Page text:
What are you going to say to those staunch Democrats who are left wondering where their leadership went? Going to tell them to "piss up a rope"? That's certain to win friends and influence people :eyes:
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Ikonoklast Donating Member (1000+ posts) Send PM | Profile | Ignore Tue Dec-14-10 09:14 AM
Response to Reply #100
101. Yep, tough love for those that are the opposition.
From either side.

You aren't going to vote for the man, or support Democrats.


Democrats support this president, as evidenced by polling, by a VAST majority.


The squeaky fringe is just that, squeaky, and fringe.
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TwilightGardener Donating Member (1000+ posts) Send PM | Profile | Ignore Tue Dec-14-10 09:16 AM
Response to Original message
102. Got my vote.
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robcon Donating Member (1000+ posts) Send PM | Profile | Ignore Tue Dec-14-10 09:16 AM
Response to Original message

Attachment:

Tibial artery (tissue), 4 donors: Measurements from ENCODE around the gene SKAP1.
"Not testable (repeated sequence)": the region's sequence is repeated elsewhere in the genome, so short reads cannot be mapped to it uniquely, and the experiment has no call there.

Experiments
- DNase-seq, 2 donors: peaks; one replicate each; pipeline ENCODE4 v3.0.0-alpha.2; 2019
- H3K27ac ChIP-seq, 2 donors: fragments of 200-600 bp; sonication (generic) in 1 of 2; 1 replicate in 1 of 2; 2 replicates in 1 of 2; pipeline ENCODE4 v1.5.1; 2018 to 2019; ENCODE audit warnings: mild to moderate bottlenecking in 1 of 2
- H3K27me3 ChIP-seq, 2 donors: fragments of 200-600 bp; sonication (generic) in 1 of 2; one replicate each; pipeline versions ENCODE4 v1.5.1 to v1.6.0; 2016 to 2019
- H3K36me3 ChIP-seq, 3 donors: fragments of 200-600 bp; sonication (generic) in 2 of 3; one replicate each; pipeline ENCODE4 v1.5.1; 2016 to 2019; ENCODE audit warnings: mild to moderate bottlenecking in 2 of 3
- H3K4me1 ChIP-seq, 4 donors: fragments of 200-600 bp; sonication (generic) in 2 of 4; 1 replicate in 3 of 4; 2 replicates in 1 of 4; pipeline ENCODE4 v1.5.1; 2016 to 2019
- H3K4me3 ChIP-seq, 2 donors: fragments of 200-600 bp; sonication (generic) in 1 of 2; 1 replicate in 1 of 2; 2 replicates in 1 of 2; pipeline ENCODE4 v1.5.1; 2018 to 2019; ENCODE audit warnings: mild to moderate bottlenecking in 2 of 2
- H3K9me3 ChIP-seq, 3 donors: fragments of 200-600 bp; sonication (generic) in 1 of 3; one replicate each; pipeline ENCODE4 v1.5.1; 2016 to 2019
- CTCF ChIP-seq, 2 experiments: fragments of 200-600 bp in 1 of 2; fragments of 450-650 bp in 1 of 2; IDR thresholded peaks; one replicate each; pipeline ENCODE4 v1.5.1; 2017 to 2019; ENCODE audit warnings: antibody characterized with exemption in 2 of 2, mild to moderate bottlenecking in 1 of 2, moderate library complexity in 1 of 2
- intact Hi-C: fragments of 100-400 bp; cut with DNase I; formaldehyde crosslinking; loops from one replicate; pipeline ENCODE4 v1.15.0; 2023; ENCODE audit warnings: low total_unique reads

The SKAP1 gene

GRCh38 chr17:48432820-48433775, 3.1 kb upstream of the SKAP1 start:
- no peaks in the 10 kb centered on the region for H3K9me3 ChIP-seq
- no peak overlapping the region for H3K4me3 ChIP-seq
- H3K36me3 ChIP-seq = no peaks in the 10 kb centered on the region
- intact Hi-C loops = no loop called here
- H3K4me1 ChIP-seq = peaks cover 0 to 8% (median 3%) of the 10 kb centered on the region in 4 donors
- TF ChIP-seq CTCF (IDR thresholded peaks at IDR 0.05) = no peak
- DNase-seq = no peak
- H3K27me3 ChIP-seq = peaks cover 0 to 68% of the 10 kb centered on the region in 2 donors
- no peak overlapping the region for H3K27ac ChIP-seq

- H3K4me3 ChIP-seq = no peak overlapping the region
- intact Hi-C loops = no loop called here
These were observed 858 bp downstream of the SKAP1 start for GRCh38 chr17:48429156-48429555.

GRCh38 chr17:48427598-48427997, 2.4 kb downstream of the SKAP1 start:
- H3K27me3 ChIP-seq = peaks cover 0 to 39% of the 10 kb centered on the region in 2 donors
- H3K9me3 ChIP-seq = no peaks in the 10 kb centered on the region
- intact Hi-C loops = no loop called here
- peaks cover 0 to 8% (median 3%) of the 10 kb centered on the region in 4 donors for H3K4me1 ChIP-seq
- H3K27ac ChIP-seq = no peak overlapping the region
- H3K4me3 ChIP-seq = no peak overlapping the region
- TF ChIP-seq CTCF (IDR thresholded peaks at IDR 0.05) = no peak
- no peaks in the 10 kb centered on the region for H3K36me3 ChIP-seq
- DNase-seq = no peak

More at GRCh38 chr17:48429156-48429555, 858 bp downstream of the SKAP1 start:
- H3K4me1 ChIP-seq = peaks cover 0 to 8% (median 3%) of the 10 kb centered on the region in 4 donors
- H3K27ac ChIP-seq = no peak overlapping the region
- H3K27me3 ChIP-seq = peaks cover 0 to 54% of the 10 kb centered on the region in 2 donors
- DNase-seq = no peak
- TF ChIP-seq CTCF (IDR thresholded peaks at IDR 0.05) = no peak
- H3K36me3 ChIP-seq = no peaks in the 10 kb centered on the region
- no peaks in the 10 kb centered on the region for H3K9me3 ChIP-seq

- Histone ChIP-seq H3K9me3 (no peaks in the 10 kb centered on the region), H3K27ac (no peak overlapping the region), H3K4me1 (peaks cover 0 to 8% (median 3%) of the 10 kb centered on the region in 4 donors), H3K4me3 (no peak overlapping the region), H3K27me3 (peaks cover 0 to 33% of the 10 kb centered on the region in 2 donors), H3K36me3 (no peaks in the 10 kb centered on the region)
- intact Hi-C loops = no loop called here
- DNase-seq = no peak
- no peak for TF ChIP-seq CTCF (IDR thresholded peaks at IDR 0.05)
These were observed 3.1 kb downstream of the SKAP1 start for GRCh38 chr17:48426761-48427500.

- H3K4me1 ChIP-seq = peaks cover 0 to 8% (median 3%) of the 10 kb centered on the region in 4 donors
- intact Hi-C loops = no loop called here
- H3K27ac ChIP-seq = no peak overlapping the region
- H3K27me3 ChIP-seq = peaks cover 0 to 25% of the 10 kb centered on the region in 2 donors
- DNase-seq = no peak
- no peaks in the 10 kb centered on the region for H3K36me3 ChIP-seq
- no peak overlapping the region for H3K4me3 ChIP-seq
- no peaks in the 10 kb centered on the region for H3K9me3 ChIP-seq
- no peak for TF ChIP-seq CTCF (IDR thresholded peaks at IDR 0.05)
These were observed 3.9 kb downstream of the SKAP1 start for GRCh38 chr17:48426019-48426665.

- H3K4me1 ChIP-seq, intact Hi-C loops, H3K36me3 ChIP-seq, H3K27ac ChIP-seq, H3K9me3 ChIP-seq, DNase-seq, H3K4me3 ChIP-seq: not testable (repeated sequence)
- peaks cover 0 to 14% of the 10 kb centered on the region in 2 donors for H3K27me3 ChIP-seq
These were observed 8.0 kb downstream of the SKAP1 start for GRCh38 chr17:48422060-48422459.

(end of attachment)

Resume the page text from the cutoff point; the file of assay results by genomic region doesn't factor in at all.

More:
103. I think Obama is in a very strong position for 2012.
He'll get the usual 85% of dems, plus a lot more independents (the largest part of the electorate) than many Democratic Congress people got in the recent mid-terms.

I think his chances for re-election are excellent.
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okieinpain Donating Member (1000+ posts) Send PM | Profile | Ignore Tue Dec-14-10 09:17 AM
Response to Original message
104. me. n/t.
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stuntcat Donating Member (1000+ posts) Send PM | Profile | Ignore Tue Dec-14-10 09:20 AM
Response to Original message
105. I will.
Long as I have to live in the US I won't vote against the democrats. I blame their Fails as much on the whole public as I do the people we elect.

This is just what the baby-boomers are giving to us, Growth/Success/Dreamlife on a silver frickin platter :eyes:
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ChoppinBroccoli Donating Member (1000+ posts) Send PM | Profile | Ignore Tue Dec-14-10 09:21 AM
Response to Original message
106. And The Answer Is:
About 85% of Americans will, once they see the kind of train wreck the Republicans will offer them. Not a single one of the Republican front-runners has a snowball's chance of getting 100 electoral votes right now.